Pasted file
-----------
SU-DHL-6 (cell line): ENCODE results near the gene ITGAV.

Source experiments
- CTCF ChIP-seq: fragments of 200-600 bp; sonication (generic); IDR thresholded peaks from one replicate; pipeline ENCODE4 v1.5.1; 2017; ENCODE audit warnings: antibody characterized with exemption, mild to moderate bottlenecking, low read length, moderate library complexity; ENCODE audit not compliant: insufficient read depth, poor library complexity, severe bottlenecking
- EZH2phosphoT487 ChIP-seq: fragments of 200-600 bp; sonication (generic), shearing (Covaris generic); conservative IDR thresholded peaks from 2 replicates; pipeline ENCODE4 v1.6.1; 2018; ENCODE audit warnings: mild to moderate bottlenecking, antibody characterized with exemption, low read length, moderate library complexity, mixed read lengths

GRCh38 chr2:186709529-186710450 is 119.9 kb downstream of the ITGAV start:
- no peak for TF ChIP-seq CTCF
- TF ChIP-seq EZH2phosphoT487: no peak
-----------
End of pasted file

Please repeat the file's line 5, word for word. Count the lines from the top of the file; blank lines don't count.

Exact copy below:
GRCh38 chr2:186709529-186710450 is 119.9 kb downstream of the ITGAV start: